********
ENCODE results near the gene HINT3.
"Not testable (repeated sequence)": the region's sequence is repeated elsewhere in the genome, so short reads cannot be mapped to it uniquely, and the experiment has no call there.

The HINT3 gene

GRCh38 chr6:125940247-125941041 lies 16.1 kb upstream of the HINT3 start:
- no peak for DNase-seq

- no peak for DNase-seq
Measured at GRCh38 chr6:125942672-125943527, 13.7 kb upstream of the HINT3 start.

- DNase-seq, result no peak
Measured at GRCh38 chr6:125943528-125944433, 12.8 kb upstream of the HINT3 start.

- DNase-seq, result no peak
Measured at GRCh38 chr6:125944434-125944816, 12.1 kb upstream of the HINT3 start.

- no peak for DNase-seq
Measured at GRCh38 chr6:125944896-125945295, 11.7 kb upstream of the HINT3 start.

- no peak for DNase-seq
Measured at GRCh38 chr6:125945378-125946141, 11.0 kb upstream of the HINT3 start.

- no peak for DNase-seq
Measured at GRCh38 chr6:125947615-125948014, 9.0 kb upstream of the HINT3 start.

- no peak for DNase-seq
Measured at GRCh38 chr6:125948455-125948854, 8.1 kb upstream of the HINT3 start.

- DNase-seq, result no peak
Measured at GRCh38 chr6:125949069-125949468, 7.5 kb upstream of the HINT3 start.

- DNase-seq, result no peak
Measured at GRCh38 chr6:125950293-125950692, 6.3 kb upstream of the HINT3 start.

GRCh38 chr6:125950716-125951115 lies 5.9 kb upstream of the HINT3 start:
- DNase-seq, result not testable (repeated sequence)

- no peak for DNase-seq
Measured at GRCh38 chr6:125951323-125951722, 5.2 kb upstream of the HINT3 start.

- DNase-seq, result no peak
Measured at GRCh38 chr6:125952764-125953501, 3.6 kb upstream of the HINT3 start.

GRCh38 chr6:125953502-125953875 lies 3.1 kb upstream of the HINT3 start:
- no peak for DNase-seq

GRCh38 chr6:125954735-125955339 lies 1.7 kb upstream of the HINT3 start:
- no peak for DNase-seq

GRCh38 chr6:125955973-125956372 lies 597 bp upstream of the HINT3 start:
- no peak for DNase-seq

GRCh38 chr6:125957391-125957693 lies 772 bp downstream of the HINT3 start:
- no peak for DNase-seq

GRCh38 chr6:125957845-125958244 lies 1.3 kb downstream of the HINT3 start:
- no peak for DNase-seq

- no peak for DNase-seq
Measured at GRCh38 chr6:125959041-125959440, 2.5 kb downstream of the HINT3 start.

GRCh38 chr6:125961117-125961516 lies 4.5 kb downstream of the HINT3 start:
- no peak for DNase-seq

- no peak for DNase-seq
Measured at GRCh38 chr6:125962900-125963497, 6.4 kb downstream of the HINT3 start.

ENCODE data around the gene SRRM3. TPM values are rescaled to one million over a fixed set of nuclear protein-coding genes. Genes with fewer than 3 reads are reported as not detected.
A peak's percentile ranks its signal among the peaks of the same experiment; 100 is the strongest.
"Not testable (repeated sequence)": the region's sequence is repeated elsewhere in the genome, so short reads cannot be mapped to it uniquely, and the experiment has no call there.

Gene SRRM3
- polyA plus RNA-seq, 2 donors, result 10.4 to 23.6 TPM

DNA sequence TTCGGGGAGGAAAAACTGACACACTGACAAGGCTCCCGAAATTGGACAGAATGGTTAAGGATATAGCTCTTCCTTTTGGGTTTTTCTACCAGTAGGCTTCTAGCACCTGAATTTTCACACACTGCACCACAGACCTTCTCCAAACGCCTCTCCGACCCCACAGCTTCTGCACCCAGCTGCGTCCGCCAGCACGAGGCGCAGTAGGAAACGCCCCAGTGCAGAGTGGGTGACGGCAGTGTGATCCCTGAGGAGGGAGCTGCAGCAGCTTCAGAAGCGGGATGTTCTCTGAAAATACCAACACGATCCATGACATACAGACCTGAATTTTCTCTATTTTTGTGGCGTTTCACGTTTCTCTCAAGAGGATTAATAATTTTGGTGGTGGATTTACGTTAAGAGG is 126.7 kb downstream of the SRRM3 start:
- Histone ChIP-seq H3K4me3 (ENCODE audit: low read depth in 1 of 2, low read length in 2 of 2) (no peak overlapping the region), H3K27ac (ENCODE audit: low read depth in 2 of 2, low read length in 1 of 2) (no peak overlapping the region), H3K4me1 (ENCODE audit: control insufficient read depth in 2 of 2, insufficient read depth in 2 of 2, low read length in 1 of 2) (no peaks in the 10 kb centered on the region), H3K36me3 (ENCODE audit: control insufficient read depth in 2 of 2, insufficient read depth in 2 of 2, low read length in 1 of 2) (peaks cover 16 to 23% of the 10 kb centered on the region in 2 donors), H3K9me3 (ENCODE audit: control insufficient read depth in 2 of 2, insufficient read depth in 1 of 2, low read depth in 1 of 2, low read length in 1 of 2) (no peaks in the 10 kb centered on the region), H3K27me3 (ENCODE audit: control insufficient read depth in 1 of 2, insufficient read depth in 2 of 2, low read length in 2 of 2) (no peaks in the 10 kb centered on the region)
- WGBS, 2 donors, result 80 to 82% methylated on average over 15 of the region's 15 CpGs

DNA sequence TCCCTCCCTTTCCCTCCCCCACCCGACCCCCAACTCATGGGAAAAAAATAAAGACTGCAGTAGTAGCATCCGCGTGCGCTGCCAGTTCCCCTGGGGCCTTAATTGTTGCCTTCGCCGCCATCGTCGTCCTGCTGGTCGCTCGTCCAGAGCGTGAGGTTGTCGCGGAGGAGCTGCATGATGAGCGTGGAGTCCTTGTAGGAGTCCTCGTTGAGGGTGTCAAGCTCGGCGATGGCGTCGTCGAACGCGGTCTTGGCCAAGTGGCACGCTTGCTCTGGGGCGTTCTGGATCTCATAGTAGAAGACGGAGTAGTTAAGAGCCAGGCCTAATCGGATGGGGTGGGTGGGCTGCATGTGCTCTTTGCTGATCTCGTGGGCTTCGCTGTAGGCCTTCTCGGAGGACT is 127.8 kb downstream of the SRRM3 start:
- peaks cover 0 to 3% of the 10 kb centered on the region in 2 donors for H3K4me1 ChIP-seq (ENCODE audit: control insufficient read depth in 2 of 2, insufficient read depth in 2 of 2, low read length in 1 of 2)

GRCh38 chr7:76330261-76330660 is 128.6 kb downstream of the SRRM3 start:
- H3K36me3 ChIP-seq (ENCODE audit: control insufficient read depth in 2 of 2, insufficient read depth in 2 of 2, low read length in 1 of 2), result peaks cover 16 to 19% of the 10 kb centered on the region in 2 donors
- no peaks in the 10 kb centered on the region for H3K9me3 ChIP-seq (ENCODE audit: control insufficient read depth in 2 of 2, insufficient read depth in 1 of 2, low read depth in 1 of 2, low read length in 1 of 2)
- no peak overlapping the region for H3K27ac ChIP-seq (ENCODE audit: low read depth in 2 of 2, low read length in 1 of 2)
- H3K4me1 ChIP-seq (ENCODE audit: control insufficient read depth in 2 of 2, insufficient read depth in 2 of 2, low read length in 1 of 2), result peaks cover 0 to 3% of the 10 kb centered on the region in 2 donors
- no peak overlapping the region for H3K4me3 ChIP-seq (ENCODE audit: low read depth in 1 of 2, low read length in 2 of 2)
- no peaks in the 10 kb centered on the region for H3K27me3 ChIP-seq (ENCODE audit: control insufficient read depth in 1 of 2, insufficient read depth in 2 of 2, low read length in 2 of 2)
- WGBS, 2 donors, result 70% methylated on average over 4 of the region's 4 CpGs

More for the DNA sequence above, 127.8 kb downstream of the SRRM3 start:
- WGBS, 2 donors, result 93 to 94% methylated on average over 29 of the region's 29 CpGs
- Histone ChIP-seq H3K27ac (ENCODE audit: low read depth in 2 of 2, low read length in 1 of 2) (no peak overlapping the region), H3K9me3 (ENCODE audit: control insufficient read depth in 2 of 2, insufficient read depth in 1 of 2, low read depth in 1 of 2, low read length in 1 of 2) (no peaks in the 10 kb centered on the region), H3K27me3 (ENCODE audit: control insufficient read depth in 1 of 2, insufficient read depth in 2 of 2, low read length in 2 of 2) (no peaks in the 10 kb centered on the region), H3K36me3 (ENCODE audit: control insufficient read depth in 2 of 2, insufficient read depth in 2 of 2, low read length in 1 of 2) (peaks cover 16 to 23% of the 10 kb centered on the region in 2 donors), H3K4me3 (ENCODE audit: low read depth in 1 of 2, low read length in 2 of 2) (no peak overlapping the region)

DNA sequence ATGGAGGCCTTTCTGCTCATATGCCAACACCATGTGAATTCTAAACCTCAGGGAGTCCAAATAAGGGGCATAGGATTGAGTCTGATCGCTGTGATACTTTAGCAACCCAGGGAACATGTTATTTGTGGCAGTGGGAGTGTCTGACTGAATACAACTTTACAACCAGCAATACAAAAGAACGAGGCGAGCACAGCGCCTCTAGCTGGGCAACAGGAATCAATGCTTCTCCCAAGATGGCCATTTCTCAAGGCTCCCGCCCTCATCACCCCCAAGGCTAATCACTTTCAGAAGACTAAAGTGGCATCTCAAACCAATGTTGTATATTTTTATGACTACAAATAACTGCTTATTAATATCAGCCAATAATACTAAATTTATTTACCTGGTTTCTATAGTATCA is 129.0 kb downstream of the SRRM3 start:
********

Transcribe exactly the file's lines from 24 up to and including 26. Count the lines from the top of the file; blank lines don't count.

GRCh38 chr6:125950716-125951115 lies 5.9 kb upstream of the HINT3 start:
- DNase-seq, result not testable (repeated sequence)

- no peak for DNase-seq